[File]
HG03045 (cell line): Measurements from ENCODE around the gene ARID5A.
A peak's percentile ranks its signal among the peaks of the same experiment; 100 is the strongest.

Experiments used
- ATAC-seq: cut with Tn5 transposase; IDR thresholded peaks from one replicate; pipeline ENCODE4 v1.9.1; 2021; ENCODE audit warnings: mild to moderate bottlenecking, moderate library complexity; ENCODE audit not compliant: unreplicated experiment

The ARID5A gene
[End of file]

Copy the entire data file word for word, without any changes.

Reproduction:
HG03045 (cell line): Measurements from ENCODE around the gene ARID5A.
A peak's percentile ranks its signal among the peaks of the same experiment; 100 is the strongest.

Experiments used
- ATAC-seq: cut with Tn5 transposase; IDR thresholded peaks from one replicate; pipeline ENCODE4 v1.9.1; 2021; ENCODE audit warnings: mild to moderate bottlenecking, moderate library complexity; ENCODE audit not compliant: unreplicated experiment

The ARID5A gene